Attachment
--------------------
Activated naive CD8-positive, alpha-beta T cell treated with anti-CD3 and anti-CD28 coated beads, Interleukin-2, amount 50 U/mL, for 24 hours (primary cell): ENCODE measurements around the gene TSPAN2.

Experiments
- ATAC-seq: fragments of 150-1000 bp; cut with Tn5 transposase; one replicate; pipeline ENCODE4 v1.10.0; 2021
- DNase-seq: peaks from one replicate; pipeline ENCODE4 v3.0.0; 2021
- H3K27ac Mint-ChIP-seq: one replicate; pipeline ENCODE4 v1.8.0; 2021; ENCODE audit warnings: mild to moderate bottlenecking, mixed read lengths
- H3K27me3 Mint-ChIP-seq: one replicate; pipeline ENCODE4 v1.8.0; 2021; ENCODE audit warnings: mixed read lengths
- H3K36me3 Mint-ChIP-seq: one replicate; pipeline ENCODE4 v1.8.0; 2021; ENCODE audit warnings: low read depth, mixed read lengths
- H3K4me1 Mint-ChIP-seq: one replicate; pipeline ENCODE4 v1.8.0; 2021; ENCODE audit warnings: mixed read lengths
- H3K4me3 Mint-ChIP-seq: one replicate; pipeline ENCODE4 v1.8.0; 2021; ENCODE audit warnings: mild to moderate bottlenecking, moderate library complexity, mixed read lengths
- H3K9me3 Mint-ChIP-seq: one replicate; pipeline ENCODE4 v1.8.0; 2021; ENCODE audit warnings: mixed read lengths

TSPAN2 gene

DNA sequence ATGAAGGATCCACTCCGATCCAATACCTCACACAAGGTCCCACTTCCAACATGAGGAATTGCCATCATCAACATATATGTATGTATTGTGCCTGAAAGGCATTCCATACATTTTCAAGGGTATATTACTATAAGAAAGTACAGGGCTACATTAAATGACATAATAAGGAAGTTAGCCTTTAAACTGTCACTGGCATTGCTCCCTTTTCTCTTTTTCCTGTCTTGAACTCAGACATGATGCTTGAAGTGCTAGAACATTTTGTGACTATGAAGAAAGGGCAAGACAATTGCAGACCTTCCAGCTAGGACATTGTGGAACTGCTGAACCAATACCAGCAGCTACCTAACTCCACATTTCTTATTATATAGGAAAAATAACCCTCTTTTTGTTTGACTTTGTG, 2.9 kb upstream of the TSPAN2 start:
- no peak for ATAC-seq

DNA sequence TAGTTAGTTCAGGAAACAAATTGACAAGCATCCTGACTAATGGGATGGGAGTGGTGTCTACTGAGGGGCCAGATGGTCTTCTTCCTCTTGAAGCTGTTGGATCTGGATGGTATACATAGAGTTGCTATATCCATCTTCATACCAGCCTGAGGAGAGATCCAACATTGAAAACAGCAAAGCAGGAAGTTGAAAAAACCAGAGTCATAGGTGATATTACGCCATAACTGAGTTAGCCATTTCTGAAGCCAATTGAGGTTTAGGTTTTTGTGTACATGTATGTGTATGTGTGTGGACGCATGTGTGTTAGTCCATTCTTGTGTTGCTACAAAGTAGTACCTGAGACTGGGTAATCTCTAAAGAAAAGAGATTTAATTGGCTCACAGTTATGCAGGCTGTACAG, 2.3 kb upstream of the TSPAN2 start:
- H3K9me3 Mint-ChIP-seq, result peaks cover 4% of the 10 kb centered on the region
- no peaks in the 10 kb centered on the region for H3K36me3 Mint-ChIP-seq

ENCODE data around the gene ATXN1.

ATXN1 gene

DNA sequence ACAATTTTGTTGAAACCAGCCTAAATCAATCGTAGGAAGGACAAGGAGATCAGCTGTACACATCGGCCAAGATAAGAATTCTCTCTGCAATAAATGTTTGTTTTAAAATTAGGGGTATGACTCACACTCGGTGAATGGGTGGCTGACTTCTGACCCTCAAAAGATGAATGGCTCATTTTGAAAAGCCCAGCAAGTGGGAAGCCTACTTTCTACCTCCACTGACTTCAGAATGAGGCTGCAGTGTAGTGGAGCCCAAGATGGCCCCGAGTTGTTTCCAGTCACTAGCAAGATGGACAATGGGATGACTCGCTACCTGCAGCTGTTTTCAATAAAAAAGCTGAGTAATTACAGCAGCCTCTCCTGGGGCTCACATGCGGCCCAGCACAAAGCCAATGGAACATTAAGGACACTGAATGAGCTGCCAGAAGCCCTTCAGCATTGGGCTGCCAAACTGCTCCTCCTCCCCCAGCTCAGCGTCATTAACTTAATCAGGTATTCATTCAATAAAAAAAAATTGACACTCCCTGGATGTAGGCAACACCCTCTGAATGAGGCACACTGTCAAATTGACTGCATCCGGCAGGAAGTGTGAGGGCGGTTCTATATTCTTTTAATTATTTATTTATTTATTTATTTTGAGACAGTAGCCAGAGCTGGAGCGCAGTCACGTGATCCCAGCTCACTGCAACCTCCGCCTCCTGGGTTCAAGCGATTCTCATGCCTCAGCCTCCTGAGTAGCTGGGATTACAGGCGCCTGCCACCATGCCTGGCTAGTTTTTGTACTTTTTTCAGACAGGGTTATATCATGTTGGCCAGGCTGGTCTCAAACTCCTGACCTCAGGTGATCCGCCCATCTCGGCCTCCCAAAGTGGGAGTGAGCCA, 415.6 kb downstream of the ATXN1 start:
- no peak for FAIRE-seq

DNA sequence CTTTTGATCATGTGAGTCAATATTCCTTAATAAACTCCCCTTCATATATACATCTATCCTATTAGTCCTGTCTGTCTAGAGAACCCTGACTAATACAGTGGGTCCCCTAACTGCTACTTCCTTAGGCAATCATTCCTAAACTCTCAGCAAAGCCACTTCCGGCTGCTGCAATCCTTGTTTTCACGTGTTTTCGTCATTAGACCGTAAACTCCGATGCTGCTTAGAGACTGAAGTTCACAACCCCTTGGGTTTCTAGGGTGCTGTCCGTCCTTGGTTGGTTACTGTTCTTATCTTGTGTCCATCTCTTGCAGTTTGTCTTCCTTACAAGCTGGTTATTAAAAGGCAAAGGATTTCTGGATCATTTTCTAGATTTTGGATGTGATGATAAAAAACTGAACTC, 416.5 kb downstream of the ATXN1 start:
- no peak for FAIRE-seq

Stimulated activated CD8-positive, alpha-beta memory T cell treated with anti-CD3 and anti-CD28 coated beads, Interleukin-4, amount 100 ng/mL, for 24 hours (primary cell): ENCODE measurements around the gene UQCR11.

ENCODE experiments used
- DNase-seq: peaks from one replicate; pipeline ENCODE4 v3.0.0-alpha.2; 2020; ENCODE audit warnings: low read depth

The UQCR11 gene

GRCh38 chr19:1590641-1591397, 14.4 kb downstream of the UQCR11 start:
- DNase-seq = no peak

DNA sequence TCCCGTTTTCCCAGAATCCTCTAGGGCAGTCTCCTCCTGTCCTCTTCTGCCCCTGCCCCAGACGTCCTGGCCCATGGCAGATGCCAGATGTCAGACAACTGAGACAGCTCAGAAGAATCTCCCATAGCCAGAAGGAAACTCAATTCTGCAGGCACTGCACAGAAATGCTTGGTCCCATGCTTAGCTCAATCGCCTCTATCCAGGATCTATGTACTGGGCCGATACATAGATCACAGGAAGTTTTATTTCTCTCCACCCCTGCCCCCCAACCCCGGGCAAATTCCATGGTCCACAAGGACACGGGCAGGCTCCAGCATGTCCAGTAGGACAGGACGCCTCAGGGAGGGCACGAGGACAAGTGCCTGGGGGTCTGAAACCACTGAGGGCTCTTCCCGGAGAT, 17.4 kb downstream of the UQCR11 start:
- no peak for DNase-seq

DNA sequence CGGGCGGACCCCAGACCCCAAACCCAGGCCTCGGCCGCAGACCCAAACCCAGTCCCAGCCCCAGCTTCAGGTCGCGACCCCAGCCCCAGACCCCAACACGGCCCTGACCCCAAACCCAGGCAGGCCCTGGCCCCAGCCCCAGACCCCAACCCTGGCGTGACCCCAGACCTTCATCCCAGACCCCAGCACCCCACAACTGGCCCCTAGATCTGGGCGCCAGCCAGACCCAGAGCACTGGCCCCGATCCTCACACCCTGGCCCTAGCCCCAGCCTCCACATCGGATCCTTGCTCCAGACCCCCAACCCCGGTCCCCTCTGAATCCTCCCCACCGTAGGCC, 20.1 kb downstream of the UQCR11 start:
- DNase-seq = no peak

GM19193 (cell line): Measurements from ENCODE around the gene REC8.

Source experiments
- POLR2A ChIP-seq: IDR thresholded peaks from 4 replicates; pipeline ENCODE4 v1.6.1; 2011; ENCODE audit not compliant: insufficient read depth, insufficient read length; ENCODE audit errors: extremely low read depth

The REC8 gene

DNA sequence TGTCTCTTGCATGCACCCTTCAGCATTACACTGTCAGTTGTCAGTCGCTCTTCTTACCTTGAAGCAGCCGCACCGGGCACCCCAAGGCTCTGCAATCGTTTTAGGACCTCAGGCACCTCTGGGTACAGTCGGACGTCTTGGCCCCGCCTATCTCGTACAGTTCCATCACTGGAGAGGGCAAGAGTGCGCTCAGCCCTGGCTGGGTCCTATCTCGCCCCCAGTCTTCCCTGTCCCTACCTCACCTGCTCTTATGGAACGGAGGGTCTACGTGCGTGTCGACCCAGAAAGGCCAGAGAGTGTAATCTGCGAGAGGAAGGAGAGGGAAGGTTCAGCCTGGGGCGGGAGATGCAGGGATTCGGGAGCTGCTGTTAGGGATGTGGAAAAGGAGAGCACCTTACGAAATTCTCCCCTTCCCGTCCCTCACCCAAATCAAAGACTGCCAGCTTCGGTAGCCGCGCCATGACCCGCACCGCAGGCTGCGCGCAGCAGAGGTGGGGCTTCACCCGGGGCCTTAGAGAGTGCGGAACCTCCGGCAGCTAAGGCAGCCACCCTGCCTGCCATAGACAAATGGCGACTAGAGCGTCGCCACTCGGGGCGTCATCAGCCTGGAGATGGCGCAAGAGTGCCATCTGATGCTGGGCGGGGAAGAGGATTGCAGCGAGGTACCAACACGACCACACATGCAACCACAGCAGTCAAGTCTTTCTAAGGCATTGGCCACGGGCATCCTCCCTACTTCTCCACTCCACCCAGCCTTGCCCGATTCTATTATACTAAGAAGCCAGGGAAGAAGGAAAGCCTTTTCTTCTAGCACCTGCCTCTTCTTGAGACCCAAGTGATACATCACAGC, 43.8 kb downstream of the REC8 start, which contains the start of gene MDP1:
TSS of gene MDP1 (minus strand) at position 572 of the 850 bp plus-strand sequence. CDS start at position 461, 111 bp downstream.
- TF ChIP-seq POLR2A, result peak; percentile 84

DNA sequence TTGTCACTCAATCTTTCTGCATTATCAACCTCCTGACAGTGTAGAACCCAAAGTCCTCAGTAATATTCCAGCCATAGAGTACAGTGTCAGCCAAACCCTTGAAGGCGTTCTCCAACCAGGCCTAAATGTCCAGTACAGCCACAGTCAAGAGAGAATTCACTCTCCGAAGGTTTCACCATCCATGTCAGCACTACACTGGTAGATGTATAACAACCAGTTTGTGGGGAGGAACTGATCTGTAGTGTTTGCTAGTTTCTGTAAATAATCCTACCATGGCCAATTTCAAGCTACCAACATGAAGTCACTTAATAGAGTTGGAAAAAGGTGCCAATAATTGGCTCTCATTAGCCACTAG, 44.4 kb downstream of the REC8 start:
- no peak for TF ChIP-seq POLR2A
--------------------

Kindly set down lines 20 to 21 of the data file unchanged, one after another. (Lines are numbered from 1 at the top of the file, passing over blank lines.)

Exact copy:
- no peak for FAIRE-seq

DNA sequence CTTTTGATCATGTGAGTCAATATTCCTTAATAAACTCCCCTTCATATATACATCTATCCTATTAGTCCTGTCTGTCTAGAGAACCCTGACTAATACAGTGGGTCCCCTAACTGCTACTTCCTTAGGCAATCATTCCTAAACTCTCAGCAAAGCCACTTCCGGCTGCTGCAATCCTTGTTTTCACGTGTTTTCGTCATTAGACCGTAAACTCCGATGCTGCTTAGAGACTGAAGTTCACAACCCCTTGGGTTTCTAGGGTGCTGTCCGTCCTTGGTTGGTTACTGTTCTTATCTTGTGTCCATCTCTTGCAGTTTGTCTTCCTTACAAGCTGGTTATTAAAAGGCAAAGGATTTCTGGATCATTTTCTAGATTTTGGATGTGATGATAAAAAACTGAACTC, 416.5 kb downstream of the ATXN1 start: